As promised, music- related stories from my visit to Paris last week. Both happened on Saturday. The first was in the beautiful Montmartre district where, after doing the requisite tourist sites, we were ambling through the cobbled streets in search of the “second-hand hat, not a beret” that the infamous MC and man-about-town, Huck Auben, had instructed us to buy him.
We come across a second-hand clothing shop called Vintage. On walking in, the twenty-something hip young proprietor is easy to spot, the hat on his head perfectly fitting the bill for our quest. Alas, it is not for sale, so I set about rummaging through the rack of those that are. The missus and the proprietor strike up a conversation and he asks where we are from? “Durban, South Africa” is the reply.
He smiles, clicks his fingers and says “Sixto Rodriguez”. What a surreal moment. We ask if he has seen the movie, as we had both watched and enjoyed it on the flight over. No, but he has Rodriguez’s albums and knows all the lyrics. In hindsight, I wish we had spent more time discovering how he knew Rodriguez’s music and why, of all things, it was him that he immediately associated with South Africa.
We returned the next day to ask those questions and get his picture but the store was closed. I guess this is the sort of Rodriguez story that you are going to hear at Rock Bottom Music Bistro, Station Road, Umzumbe, on Sunday, when the weekly gathering of musicians co-ordinated by Dave Marks will be paying tribute to this very South African phenomenon that stands up as a beacon of hope against the terrible Booysen and Pistorius stories of the past two weeks.
All gets going from 2pm, and if you wish to get up on stage and perform a song or two or share an anecdote about Rodriguez you need to contact Marks on 083 359 5610 to book a slot. For table bookings contact 079 396 5724.
Back to Paris. In the evening we headed along to Espace Confluences to watch a performance by Kelin-Kelin Orchestra led by Cameroonian drummer Brice Wassy. I first worked with Wassy when he was the drummer on Busi Mhlongo’s groundbreaking Urban Zulu album in the late nineties.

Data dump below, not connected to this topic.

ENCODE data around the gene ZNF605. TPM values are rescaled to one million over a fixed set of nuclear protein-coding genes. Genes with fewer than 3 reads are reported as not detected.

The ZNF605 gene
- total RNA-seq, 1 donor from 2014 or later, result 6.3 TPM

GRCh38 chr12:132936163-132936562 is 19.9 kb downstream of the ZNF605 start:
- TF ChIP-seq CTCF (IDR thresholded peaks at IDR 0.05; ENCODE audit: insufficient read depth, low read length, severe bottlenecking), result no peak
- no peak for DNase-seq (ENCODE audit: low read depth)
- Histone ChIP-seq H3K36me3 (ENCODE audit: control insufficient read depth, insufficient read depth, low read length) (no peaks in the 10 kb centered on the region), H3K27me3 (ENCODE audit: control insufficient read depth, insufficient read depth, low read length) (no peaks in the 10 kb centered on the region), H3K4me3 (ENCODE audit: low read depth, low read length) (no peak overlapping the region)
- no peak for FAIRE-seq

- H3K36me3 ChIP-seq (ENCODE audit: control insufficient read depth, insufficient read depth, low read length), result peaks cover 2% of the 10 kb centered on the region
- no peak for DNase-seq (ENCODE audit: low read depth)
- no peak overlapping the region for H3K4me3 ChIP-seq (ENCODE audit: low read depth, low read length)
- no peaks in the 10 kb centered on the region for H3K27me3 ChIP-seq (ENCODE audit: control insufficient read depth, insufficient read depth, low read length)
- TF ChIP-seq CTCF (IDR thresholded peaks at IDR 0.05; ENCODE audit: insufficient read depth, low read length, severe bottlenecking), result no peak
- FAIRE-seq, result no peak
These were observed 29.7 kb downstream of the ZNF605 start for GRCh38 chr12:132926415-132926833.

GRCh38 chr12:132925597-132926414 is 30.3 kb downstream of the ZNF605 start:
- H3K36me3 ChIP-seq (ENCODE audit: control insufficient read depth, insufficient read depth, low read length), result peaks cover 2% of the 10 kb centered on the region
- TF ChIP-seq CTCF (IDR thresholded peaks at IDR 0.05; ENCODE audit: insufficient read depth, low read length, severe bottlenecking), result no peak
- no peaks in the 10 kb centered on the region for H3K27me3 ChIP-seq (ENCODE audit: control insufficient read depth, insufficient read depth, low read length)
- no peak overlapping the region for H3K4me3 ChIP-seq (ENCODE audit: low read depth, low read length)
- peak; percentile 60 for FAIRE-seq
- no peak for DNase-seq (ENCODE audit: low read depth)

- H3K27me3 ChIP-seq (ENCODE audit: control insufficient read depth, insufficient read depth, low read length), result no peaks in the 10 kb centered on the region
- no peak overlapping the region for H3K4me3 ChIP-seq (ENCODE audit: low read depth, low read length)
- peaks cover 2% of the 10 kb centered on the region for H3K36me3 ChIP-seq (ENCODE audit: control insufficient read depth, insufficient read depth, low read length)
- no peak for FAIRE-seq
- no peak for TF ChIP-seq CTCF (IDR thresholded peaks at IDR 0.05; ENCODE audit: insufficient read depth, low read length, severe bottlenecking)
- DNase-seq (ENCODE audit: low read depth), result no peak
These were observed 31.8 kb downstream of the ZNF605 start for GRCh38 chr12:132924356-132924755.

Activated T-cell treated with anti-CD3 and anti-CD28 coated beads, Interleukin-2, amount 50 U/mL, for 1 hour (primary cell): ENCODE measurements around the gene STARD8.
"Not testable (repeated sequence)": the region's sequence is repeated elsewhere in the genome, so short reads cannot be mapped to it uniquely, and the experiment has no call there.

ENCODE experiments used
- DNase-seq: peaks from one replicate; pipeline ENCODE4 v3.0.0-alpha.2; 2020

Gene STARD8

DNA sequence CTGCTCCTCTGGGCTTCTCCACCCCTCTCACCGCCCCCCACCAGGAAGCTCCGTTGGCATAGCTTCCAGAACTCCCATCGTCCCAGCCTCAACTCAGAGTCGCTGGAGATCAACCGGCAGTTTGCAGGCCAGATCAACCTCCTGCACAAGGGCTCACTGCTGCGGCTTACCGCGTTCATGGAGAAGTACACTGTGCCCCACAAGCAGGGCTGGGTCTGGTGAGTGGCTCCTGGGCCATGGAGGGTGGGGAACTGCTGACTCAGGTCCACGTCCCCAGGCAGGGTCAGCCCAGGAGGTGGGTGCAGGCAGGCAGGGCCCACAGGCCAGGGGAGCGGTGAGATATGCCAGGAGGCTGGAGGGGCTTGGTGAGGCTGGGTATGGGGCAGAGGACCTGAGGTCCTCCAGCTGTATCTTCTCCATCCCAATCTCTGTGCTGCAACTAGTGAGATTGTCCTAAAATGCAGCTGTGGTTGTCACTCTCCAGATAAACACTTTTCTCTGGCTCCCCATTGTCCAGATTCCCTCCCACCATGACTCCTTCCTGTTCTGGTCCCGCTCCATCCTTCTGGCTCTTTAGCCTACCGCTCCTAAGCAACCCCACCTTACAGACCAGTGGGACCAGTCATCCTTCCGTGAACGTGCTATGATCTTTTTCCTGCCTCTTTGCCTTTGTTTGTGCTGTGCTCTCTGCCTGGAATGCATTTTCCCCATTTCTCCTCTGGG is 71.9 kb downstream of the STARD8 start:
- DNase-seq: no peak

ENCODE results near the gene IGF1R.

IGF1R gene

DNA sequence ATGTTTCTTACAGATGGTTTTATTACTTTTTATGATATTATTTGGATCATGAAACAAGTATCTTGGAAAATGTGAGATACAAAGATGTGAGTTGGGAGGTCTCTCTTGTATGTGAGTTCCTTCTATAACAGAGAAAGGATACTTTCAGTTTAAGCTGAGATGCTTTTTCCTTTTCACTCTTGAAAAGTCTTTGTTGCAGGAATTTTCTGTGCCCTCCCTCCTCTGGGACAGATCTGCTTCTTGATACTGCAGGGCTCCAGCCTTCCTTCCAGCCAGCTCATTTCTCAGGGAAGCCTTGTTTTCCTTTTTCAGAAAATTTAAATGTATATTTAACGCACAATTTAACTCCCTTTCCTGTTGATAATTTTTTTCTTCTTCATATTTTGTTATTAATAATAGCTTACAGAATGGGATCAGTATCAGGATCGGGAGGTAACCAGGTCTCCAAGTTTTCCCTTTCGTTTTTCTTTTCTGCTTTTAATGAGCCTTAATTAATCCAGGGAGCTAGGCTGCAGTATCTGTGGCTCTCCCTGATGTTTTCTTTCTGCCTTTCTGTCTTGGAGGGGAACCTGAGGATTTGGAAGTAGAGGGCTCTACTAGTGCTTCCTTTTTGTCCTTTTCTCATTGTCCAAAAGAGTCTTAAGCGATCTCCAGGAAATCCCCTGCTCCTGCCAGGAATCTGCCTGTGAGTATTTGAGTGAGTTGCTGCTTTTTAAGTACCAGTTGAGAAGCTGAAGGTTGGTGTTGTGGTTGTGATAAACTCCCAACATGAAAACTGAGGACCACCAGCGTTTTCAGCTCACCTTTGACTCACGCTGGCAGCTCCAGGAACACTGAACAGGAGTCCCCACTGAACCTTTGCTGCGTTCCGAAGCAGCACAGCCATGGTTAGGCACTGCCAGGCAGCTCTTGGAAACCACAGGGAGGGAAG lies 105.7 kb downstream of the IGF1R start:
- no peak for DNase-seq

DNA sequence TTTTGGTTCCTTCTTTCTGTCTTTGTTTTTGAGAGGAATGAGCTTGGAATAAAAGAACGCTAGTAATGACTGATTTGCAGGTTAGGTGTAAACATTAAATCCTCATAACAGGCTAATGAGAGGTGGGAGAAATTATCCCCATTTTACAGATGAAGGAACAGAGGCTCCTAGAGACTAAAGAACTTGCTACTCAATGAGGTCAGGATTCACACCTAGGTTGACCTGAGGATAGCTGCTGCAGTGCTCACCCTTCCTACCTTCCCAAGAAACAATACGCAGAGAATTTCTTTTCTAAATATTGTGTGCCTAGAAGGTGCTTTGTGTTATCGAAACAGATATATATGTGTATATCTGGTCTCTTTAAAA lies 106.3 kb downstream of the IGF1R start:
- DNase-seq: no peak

The orchestra is a pretty new project and the objective of the concert was to drum up support for the recording of an album, following the route of getting supporters to put up the finance for the recording.
In all the conversations I had with musicians and industry people while in Paris, the theme was pretty similar to our situation in South Africa. Things are not easy for musicians this side of the 2008 credit crunch. It is a hustle just to stay afloat.
From a technical point of view, it was clear that the use of drum microphones to capture much of the brass section for the live recording they were doing was indicative of a show cobbled together on a shoestring budget.
If your French is up to it, you can find out more at www.kelinkelinorchestra.com
Uthando Gospel Singers with The Soil, Abanqobi and Ithimba Le-Africa in support at Umlazi Mega City from 6pm. Tickets R60 from Computicket.
Love is in the Air is the theme that Miriam Erasmus and Fiona Tozer will be playing to at Emoyeni Lodge’s Sunday lunchtime acoustic session. Gets going from noon and for directions and bookings you can contact 031 785 1740 or 082 652 6018.
Mais Que Nada is the guest act at the weekly Blues Train session hosted by Bobby and The Dynamites at Zack’s, Wilson’s Wharf from 7.30pm. Table bookings on 031 305 1677.
An Evening with Lu Dlamini and Steve Newman at UKZN’s Centre for Jazz and Popular Music sounds very inviting. Doors open at 5.30pm with music from 6. Entrance is R35, with student and pensioner concessions. 031 260 3385 for info.